You give Augusto Pinochet’s Chile as an example of this, but isn’t it true that Chile was already a democatic society before Pinochet came to power in a U.S.-backed coup? Salvador Allende, the leftist president before Pinochet, had been democratically elected, as had a string of presidents before him. And the same might be said about Iran. You argue that the Shah was preferable to the Ayatollah, but you don’t mention that a democratically elected president, Mohammad Mossadegh, was overthrown in a coup orchestrated by the U.S. and Britain that was essentially about oil interests, leading to the return of the Shah.
So is it really fair to say that these Western-backed tyrannies are a lesser of two evils when it’s often the case that they replaced prior democratic governments that challenged Western interests?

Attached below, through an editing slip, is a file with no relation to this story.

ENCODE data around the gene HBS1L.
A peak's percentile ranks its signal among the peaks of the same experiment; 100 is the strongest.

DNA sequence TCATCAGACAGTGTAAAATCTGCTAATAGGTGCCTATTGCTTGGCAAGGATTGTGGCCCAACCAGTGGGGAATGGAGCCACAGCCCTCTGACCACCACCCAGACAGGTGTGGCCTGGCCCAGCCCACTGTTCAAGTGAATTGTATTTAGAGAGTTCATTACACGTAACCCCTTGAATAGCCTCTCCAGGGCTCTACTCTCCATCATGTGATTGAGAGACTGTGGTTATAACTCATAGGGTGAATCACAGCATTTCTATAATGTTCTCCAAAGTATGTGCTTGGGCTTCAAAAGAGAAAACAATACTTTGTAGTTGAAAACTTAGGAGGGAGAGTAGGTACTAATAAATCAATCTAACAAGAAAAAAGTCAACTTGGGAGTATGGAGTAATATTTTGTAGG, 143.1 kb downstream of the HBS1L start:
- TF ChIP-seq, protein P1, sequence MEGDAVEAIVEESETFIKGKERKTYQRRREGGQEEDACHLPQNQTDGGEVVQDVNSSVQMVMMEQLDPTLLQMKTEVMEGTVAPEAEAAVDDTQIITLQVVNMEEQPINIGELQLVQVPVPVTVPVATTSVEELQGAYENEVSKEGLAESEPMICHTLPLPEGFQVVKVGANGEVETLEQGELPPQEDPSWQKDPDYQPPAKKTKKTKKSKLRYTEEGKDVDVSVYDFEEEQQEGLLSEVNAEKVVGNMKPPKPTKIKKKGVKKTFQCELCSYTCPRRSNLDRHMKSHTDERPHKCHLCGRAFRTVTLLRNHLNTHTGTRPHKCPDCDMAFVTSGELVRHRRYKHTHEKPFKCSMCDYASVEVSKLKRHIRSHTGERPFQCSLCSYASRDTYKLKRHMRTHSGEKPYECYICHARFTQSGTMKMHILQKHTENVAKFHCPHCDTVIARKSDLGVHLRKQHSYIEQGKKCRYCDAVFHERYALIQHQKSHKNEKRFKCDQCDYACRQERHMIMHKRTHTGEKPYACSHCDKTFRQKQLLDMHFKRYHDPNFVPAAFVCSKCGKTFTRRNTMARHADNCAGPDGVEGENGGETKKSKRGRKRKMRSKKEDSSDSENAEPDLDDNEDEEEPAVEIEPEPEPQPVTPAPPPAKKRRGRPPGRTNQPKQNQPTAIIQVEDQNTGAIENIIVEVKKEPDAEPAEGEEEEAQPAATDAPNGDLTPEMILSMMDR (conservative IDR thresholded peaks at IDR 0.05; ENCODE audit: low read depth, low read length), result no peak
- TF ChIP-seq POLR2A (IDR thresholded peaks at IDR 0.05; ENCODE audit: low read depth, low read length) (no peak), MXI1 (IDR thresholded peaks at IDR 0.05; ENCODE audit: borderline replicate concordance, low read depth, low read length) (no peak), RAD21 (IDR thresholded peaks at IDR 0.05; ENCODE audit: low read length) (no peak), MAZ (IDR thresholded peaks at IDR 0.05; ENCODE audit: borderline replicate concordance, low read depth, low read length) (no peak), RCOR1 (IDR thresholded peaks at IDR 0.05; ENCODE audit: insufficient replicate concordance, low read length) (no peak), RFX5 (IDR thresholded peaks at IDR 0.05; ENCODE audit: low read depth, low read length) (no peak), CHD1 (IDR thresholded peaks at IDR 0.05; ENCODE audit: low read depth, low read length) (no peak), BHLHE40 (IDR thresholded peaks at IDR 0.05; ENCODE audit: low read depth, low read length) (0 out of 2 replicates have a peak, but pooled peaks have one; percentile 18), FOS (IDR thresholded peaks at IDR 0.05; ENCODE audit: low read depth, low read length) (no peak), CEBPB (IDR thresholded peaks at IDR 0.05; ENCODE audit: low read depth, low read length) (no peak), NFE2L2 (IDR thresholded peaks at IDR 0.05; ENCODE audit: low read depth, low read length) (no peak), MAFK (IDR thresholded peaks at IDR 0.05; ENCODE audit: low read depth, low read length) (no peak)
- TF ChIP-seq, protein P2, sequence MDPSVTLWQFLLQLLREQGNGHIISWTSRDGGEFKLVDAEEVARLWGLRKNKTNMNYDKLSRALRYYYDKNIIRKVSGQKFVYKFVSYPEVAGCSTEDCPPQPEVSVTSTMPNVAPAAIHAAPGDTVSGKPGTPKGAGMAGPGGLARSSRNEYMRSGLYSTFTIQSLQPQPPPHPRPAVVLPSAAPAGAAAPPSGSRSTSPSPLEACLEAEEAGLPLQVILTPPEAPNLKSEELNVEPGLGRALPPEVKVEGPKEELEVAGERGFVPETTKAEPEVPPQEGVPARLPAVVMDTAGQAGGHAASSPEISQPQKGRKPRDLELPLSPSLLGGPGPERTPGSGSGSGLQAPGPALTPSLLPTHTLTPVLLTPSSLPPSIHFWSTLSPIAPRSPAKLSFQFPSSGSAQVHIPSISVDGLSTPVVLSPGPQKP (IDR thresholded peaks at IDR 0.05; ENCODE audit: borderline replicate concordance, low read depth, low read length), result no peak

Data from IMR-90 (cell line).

Newell: My own recollection of what I said about Chile under Pinochet was that it was such an extreme example of my hypothesis as to call it into question. In other words, I think that the horrifying record of Pinochet would have to make one never invoke this maxim of the lesser of evils as some kind of absolute. I would freely admit that my own thesis there is seriously frayed by that one horrible example.
In the case of Iran, I think that, while not denying the American role is the overthrow of Mossadegh – when was that, the early ‘50s?
Bowman: Yes, 1953.
Newell: I still think that the Iran of 1978 under the Shah does fit the pattern of what I call a fully modernizing despot who, while imperfect from our perspective, especially in terms of democratic power-sharing and human rights, is attempting more or less to create something like a secular society. But he fell short of doing so satisfactorily and wanted to hold onto power in certain crucial respects. This creates a situation of instability in which more radical forces are waiting in the wings.